In redeclarations some parts of the original declaration is automatically inherited by the new declaration. This is intended to make it easier to write declarations by not having to repeat common parts of the declarations, and does in particular apply to prefixes that must be identical. The inheritance only applies to the declaration itself and not to elements of the declaration.
The general rule is that if no prefix within one of the following groups is present in the new declaration the old prefixes of that kind are preserved.
The groups that are valid for both classes and components:
constraining type according to rules in section 7.3.2.
The groups that are only valid for components:
discrete, parameter, constant
Note that if the old declaration was a short class definition with array dimensions the array dimensions are not automatically preserved, and thus have to be repeated in the few cases they are used.
Replaceable component array declarations with array sizes on the left of the component are seen as syntactic sugar for having all arrays sizes on the right of the component; and thus can be redeclared in a consistent way.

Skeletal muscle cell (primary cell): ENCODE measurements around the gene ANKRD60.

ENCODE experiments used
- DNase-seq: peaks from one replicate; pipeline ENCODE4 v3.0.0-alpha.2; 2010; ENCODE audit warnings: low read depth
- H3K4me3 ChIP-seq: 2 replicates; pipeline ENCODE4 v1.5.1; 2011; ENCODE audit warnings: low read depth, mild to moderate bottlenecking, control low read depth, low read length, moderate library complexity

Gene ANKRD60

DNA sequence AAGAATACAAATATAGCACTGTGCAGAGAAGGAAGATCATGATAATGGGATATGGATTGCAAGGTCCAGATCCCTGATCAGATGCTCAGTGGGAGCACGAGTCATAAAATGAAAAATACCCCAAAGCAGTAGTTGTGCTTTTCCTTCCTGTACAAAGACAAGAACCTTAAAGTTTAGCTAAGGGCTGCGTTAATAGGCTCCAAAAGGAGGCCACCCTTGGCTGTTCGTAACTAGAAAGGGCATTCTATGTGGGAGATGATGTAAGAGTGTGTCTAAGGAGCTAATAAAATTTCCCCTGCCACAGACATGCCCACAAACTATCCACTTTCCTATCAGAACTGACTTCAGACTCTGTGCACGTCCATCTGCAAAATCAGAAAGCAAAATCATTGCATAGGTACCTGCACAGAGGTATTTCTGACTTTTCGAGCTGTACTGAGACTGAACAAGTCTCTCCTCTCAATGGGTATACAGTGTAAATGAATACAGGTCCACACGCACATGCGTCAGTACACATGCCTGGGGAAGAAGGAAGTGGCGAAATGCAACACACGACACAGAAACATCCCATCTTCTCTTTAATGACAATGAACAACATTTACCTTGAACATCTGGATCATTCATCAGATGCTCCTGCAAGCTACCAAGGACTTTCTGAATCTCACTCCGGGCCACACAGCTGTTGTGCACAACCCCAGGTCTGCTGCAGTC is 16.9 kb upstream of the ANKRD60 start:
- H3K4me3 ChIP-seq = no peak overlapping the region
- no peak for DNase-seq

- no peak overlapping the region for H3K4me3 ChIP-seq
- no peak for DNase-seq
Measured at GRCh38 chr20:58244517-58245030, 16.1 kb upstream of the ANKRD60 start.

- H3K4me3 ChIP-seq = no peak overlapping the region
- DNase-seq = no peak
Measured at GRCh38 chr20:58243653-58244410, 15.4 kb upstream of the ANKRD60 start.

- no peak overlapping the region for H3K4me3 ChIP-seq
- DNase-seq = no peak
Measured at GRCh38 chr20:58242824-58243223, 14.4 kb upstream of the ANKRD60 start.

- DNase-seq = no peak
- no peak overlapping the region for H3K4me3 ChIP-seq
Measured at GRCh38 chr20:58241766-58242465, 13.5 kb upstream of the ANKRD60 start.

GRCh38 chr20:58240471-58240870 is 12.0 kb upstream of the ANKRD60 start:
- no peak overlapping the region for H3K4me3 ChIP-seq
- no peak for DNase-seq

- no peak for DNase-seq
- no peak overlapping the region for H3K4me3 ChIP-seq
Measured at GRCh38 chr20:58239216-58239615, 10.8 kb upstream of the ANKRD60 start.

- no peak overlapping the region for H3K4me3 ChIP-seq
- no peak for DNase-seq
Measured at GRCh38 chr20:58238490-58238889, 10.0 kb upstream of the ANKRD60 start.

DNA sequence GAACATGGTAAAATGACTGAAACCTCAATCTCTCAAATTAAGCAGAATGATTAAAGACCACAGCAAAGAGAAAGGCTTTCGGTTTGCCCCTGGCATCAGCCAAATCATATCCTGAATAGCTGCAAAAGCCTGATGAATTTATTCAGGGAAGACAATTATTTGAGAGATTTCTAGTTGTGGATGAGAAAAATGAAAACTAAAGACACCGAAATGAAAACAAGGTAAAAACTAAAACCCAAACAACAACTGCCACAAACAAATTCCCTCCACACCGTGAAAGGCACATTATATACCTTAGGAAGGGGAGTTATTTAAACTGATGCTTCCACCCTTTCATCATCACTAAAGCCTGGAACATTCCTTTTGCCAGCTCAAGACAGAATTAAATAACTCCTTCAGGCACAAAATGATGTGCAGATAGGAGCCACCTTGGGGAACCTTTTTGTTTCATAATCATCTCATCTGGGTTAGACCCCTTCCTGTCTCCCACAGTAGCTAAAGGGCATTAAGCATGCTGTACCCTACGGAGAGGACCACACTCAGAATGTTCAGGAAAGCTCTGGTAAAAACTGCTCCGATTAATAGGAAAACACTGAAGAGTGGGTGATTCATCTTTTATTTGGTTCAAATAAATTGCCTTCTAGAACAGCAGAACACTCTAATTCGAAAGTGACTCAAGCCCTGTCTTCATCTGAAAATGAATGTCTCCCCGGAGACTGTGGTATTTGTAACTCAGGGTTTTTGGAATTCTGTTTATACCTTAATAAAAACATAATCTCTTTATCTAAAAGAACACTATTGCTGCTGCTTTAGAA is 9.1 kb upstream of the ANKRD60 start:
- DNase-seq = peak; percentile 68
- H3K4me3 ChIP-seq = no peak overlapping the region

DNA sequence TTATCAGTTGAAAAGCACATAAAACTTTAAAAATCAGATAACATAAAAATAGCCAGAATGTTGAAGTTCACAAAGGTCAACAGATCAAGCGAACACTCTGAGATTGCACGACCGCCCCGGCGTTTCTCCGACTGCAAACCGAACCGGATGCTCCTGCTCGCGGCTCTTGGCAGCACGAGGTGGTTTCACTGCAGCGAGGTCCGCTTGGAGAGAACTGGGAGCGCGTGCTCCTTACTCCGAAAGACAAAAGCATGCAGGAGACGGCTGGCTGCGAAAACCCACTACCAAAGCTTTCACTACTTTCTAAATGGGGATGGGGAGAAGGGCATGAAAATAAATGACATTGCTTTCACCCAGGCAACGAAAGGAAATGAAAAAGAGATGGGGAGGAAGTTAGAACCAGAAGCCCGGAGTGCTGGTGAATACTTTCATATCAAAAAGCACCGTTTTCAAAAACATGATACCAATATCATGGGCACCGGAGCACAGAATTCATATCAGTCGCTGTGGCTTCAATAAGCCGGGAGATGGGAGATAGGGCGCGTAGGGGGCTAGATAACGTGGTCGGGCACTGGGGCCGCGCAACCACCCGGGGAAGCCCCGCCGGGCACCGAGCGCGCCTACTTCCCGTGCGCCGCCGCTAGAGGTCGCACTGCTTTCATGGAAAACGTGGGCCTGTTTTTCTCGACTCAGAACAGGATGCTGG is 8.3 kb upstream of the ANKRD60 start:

[Note: The inheritance is from the original declaration. In most cases replaced or original does not matter. It does matter if a user redeclares a variable to be a parameter and then redeclares it without parameter.]
Example of arrays on the left of the component name:
A class declaration of the type redeclare class extends B(), where class as usual can be replaced by any other specialized class, replaces the inherited class B with another declaration that extends the inherited class where the optional class-modification is applied to the inherited class. Inherited B here means that the class containing redeclare class extends B() should also inherit another declaration of B from one of its extends-clauses. The new declaration should explicitly include redeclare.